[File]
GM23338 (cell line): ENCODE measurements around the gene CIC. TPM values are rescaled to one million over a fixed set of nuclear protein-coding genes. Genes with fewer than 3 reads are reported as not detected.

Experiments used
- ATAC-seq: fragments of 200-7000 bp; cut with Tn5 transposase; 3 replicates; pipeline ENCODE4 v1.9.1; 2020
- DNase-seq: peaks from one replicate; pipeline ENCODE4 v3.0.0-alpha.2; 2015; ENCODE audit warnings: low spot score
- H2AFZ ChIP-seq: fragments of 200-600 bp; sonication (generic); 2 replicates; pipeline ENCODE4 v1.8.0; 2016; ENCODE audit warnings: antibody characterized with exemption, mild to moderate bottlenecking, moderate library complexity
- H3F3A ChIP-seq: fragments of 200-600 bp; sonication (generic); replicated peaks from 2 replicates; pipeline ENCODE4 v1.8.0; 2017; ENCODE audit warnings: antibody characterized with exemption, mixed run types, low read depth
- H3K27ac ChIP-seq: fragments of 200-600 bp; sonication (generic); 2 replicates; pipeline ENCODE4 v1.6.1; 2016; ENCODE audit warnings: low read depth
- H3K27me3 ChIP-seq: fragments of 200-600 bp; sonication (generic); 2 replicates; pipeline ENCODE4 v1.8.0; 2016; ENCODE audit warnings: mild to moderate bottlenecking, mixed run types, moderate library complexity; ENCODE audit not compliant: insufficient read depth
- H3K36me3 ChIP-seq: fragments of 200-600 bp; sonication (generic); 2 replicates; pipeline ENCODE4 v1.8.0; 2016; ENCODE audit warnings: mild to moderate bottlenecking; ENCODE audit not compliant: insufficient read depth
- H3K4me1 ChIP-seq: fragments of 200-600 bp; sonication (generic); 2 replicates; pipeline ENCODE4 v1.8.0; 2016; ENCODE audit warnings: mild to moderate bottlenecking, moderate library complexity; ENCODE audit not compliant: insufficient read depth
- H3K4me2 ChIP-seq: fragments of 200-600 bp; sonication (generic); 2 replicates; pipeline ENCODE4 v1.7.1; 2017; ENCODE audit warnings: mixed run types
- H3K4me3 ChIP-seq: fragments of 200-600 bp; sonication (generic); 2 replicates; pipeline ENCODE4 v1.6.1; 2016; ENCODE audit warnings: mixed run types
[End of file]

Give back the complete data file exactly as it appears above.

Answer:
GM23338 (cell line): ENCODE measurements around the gene CIC. TPM values are rescaled to one million over a fixed set of nuclear protein-coding genes. Genes with fewer than 3 reads are reported as not detected.

Experiments used
- ATAC-seq: fragments of 200-7000 bp; cut with Tn5 transposase; 3 replicates; pipeline ENCODE4 v1.9.1; 2020
- DNase-seq: peaks from one replicate; pipeline ENCODE4 v3.0.0-alpha.2; 2015; ENCODE audit warnings: low spot score
- H2AFZ ChIP-seq: fragments of 200-600 bp; sonication (generic); 2 replicates; pipeline ENCODE4 v1.8.0; 2016; ENCODE audit warnings: antibody characterized with exemption, mild to moderate bottlenecking, moderate library complexity
- H3F3A ChIP-seq: fragments of 200-600 bp; sonication (generic); replicated peaks from 2 replicates; pipeline ENCODE4 v1.8.0; 2017; ENCODE audit warnings: antibody characterized with exemption, mixed run types, low read depth
- H3K27ac ChIP-seq: fragments of 200-600 bp; sonication (generic); 2 replicates; pipeline ENCODE4 v1.6.1; 2016; ENCODE audit warnings: low read depth
- H3K27me3 ChIP-seq: fragments of 200-600 bp; sonication (generic); 2 replicates; pipeline ENCODE4 v1.8.0; 2016; ENCODE audit warnings: mild to moderate bottlenecking, mixed run types, moderate library complexity; ENCODE audit not compliant: insufficient read depth
- H3K36me3 ChIP-seq: fragments of 200-600 bp; sonication (generic); 2 replicates; pipeline ENCODE4 v1.8.0; 2016; ENCODE audit warnings: mild to moderate bottlenecking; ENCODE audit not compliant: insufficient read depth
- H3K4me1 ChIP-seq: fragments of 200-600 bp; sonication (generic); 2 replicates; pipeline ENCODE4 v1.8.0; 2016; ENCODE audit warnings: mild to moderate bottlenecking, moderate library complexity; ENCODE audit not compliant: insufficient read depth
- H3K4me2 ChIP-seq: fragments of 200-600 bp; sonication (generic); 2 replicates; pipeline ENCODE4 v1.7.1; 2017; ENCODE audit warnings: mixed run types
- H3K4me3 ChIP-seq: fragments of 200-600 bp; sonication (generic); 2 replicates; pipeline ENCODE4 v1.6.1; 2016; ENCODE audit warnings: mixed run types